What happens after the fledgling period?
June, what a wonderful time of year; a time of life in our gardens when springtime meets the sound of Dawn Chorus, when young are plentiful and full of life.
During the fledgling season, you may notice a number of birds taking their first steps out of the nest and towards independence. It’s when parents encourage their young to be bold; often with a reluctance on the part of the young birds, but something that is inevitable given the consequent burden on parents due to the immense pressures of raising their young to be healthy individuals.
Throughout this uncertain month, you may even come across the odd fledgling struggling on the ground; in most cases, there’s no need to worry as this is a perfectly natural state for fledglings to be in. Soon, they’ll be off.
In the unfortunate event, however, of some form of injury, you may need to follow specific guidelines, which we have outlined in our post From Nestling to Fledgling.
As you may well be aware, fledglings are often scruffy looking balls of fluff. They were never meant to be gracious out of the egg, primarily because most of the resources they consume, i.e. food, contribute directly towards the weight of the bird rather than the external appearance. In fact, from hatching out the egg to leaving the nest, a bird can increase its weight by as much as ten times.
Once ready, fledglings are often coaxed out of the nest by their parents. It’s easy to imagine that such a fragile creature would step out tentatively, but encouraged it must be, and into the wild it should boldly go, so to speak; or, in other words, as part of the exodus of fledgling life.
Look out for House Sparrows, Tits and Starlings, as June is a key time in the hustle and bustle of their fledgling life. It’s also an ideal time of life for bug-eating birds such as these, as caterpillars and worms are in full abundance and readily available in gardens across the country.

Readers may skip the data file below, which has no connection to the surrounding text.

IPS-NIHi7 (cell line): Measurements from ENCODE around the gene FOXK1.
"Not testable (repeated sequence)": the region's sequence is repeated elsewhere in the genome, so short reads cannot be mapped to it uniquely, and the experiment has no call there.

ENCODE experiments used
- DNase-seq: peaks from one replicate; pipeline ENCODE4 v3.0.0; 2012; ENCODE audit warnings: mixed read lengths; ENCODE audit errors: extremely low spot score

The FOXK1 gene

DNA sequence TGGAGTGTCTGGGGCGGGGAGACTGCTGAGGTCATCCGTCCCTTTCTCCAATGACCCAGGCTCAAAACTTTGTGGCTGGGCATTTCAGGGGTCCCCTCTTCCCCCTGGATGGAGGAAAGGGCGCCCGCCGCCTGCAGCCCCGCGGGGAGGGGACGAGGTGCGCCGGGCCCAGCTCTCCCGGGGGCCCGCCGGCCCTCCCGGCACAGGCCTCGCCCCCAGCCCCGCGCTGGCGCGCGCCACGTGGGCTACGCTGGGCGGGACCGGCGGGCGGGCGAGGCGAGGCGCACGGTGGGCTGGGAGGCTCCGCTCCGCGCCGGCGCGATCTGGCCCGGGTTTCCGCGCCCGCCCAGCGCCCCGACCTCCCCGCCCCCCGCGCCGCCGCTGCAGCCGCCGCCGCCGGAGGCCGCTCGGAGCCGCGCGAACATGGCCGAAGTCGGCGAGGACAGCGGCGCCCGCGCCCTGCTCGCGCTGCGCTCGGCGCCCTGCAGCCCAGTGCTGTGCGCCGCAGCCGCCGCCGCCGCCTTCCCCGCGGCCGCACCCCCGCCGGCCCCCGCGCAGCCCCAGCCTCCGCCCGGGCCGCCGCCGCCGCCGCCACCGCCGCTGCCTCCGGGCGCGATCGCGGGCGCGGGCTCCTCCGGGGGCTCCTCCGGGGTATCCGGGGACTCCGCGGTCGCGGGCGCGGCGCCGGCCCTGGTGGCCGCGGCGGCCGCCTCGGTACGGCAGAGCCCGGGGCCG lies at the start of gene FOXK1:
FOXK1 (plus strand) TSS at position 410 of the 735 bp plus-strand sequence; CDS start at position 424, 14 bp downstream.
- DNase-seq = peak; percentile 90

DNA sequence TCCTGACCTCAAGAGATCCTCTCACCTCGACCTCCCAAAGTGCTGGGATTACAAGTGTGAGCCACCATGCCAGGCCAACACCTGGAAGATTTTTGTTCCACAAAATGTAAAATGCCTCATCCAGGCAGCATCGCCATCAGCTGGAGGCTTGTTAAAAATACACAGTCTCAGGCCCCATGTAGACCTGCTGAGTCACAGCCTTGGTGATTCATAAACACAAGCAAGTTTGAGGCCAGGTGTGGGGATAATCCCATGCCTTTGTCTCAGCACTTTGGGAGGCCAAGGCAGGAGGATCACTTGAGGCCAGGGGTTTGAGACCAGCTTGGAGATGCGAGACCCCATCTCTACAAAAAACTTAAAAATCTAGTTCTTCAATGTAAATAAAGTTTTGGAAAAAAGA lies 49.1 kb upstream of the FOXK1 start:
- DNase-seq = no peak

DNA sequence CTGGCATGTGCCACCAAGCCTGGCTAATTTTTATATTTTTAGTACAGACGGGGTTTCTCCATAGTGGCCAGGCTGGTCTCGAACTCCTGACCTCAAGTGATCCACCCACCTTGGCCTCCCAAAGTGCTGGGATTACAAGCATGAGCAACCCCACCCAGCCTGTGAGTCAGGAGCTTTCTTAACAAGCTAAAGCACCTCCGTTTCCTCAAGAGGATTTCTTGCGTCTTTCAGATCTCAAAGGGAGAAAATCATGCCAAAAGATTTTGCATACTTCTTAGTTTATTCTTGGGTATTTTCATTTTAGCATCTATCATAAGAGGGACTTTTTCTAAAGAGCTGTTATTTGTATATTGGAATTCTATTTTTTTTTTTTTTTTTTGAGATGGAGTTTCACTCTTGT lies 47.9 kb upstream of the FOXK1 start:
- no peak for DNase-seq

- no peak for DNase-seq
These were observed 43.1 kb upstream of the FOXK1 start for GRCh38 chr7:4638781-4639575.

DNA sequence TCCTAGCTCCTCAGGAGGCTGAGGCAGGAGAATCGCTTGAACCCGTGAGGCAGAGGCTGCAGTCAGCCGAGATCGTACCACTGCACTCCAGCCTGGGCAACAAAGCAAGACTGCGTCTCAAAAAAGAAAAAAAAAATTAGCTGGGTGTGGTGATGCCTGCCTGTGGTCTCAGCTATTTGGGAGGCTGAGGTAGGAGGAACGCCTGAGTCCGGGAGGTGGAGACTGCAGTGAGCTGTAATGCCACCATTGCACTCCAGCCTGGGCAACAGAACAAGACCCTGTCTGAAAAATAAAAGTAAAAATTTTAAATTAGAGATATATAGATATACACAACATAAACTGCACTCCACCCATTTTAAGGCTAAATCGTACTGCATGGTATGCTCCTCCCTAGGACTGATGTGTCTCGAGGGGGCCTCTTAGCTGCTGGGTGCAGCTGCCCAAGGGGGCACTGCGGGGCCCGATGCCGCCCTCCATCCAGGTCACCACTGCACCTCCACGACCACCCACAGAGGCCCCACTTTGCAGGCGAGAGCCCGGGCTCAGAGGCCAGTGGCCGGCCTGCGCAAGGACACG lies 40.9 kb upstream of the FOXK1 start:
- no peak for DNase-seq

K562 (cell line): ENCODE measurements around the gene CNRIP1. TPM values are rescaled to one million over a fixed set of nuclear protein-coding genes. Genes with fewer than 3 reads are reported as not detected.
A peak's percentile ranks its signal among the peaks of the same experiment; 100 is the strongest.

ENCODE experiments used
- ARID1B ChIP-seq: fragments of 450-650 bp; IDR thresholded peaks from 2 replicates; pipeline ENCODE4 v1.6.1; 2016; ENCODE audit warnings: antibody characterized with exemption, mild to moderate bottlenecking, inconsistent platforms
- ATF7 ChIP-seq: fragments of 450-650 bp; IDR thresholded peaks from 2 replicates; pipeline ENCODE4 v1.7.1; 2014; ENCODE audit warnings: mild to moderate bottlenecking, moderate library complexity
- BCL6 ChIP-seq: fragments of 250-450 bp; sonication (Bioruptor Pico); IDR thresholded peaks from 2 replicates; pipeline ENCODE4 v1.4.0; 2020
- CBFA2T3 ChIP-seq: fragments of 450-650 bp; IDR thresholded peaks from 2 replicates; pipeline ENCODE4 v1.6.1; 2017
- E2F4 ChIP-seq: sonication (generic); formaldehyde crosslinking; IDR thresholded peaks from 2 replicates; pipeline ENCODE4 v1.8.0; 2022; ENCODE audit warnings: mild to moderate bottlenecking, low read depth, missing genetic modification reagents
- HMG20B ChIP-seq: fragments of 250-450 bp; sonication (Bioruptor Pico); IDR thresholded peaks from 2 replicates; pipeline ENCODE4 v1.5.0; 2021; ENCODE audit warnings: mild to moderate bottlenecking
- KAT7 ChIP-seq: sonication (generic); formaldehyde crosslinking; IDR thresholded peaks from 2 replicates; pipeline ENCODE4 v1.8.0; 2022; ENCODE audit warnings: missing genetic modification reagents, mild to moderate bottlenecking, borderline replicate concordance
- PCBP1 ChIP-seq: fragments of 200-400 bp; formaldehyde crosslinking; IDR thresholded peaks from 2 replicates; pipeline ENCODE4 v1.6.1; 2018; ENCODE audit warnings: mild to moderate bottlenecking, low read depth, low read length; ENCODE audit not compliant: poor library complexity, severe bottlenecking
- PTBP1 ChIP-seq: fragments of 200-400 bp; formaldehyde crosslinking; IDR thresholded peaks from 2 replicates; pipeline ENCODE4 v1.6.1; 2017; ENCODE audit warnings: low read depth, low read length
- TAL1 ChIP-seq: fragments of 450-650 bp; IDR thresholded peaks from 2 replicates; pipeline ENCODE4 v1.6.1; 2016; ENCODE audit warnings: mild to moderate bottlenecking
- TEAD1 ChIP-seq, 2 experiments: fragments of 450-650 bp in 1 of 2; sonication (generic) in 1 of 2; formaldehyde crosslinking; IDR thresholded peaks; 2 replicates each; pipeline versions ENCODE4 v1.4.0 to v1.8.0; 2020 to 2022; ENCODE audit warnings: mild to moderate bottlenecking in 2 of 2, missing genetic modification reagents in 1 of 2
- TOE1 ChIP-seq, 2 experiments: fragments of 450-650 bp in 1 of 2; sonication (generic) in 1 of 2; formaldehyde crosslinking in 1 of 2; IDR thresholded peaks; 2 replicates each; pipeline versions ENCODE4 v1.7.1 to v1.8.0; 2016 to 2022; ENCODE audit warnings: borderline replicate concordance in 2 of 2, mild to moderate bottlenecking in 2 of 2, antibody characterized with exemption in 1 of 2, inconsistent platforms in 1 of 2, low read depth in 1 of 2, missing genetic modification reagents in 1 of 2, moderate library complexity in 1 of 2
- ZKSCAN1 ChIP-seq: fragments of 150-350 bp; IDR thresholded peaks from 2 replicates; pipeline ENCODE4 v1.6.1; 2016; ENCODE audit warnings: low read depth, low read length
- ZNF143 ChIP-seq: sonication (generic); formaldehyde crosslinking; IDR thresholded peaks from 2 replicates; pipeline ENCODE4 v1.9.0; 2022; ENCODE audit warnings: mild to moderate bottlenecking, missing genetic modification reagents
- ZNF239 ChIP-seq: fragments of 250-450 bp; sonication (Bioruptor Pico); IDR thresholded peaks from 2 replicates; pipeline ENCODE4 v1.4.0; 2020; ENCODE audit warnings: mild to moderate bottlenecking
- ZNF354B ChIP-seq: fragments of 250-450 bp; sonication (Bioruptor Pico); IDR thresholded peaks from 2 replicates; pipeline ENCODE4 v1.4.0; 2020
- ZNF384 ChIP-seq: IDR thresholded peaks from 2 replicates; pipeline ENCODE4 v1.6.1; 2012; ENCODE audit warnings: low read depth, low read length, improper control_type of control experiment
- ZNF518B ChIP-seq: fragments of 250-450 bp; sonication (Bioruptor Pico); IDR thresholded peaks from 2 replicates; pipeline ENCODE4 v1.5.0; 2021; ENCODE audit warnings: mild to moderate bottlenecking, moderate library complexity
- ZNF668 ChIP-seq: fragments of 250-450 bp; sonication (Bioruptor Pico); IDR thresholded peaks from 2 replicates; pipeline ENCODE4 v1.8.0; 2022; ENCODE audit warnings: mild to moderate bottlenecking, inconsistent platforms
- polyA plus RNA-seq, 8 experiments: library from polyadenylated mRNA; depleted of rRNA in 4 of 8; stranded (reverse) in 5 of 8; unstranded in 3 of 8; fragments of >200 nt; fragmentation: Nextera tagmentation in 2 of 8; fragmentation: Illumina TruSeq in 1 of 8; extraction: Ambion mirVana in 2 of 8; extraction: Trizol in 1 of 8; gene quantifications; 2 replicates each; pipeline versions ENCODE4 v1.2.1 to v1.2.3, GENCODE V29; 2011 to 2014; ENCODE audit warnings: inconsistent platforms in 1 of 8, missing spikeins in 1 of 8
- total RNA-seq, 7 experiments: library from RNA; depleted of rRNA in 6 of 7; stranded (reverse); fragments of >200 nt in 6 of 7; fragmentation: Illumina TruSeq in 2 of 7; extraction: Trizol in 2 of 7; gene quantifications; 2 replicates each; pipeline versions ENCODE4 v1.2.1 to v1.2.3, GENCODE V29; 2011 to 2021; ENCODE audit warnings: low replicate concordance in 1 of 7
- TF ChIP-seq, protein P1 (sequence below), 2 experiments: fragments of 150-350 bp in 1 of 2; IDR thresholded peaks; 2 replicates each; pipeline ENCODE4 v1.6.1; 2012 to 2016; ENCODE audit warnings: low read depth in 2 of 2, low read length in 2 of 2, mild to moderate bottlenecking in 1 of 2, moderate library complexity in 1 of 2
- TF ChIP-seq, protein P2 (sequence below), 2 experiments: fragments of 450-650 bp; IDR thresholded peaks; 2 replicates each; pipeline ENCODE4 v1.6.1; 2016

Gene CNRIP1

But, what happens next? What happens after independence?
A second round ensues
Albeit in no way as fruitful as the first round, there inevitably ensues a forthcoming bout of breeding, a follow up to the first. Some birds, such as Tits, rely heavily on resources such as caterpillars and worms in June, and since July is a dryer month of the year, Tits usually don’t have a second phase of breeding, instead they bulk produce in June; expect Tits to be less visible in July when worms bury themselves deeper in the ground (See our post on BBC Springwatch 2016: Blue Tits and Great Tits).
However, keep a keen eye out for finches, as July is their month. You’ll notice plentiful yields of seeds in July, a sure hit with finches. If you’re lucky enough to have a sunflower in your garden, you may even find a number of finches scurrying to munch on the seeds. Or, of course, you can always provide sunflower hearts in one of your feeders.
Furthermore, you’re likely to notice a number of Blackbirds and Songbirds hanging around to mate. Interestingly, irrelevant of divorce, separation or death, these birds are willing to breed and produce a further brood, often with an utterly ruthless aim – murder and intrigue are all a part of our gardens in June and July. Shakespeare could have taken note and inspiration from the drama of foliage and hedgerows in our gardens.
So, remember to observe a second round of breeding in July. Provide lots of sustenance in your gardens; birds such as Blackbirds and songbirds could always use a helping hand with foods such as mealworm and suet fats. And finches are attracted to seeds, in particular thistle seeds such as niger.